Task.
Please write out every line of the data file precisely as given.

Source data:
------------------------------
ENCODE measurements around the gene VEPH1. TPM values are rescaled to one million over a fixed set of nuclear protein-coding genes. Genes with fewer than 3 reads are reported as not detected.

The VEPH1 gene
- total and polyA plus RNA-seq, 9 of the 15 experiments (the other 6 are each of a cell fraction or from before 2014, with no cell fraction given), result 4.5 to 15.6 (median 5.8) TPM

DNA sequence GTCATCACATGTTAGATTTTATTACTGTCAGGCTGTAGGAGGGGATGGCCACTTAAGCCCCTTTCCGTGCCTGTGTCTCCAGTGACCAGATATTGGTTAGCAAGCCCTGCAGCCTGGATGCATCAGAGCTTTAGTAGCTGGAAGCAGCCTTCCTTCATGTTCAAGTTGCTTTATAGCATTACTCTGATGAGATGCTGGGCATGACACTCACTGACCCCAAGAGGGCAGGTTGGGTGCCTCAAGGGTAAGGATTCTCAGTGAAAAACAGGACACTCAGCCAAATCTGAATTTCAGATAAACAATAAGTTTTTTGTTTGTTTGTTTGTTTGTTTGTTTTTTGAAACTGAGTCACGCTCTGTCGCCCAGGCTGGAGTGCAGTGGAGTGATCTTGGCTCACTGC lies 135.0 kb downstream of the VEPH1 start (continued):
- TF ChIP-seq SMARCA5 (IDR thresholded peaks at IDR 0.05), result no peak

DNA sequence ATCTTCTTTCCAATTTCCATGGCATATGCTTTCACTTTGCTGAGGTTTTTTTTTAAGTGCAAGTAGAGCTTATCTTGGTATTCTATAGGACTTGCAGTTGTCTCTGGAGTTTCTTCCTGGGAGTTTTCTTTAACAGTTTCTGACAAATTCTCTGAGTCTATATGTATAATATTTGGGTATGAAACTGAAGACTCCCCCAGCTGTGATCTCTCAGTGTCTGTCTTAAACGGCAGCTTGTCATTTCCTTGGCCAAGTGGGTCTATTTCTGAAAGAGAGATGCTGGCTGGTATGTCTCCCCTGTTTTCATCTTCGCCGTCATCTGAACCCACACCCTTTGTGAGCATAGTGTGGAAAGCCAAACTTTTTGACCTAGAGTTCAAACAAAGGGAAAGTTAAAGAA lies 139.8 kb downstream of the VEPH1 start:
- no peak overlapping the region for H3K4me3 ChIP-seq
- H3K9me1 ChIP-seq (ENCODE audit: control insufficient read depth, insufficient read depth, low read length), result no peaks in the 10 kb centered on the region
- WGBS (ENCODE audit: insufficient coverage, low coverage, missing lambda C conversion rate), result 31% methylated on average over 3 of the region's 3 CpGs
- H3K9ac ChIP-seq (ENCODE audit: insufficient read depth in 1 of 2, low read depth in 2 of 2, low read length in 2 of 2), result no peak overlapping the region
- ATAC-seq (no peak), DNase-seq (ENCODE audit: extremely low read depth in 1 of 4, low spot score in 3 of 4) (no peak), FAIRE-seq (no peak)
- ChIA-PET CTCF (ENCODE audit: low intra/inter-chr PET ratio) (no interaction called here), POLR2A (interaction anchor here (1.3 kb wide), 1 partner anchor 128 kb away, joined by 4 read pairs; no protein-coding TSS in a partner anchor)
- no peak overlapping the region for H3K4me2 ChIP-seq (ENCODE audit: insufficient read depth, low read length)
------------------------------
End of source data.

ENCODE measurements around the gene VEPH1. TPM values are rescaled to one million over a fixed set of nuclear protein-coding genes. Genes with fewer than 3 reads are reported as not detected.

The VEPH1 gene
- total and polyA plus RNA-seq, 9 of the 15 experiments (the other 6 are each of a cell fraction or from before 2014, with no cell fraction given), result 4.5 to 15.6 (median 5.8) TPM

DNA sequence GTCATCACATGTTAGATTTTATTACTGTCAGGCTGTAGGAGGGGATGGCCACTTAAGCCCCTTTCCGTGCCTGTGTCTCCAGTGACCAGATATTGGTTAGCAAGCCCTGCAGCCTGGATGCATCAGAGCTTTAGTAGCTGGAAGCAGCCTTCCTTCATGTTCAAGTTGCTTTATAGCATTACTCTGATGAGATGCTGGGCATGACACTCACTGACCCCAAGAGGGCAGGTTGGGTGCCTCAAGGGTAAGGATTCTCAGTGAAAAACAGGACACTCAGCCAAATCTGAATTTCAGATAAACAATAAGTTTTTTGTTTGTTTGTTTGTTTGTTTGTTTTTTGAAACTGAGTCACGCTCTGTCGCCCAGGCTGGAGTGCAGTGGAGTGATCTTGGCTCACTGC lies 135.0 kb downstream of the VEPH1 start (continued):
- TF ChIP-seq SMARCA5 (IDR thresholded peaks at IDR 0.05), result no peak

DNA sequence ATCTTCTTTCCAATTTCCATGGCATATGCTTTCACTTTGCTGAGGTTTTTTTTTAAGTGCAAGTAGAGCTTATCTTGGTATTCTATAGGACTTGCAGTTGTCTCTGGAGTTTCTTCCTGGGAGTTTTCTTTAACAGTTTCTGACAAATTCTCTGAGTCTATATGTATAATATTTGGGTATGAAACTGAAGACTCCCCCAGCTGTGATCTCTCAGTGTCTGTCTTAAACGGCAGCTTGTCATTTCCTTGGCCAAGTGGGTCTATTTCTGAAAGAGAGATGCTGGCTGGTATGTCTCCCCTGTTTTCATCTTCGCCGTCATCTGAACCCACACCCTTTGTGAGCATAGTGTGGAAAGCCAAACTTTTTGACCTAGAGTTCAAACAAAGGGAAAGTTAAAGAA lies 139.8 kb downstream of the VEPH1 start:
- no peak overlapping the region for H3K4me3 ChIP-seq
- H3K9me1 ChIP-seq (ENCODE audit: control insufficient read depth, insufficient read depth, low read length), result no peaks in the 10 kb centered on the region
- WGBS (ENCODE audit: insufficient coverage, low coverage, missing lambda C conversion rate), result 31% methylated on average over 3 of the region's 3 CpGs
- H3K9ac ChIP-seq (ENCODE audit: insufficient read depth in 1 of 2, low read depth in 2 of 2, low read length in 2 of 2), result no peak overlapping the region
- ATAC-seq (no peak), DNase-seq (ENCODE audit: extremely low read depth in 1 of 4, low spot score in 3 of 4) (no peak), FAIRE-seq (no peak)
- ChIA-PET CTCF (ENCODE audit: low intra/inter-chr PET ratio) (no interaction called here), POLR2A (interaction anchor here (1.3 kb wide), 1 partner anchor 128 kb away, joined by 4 read pairs; no protein-coding TSS in a partner anchor)
- no peak overlapping the region for H3K4me2 ChIP-seq (ENCODE audit: insufficient read depth, low read length)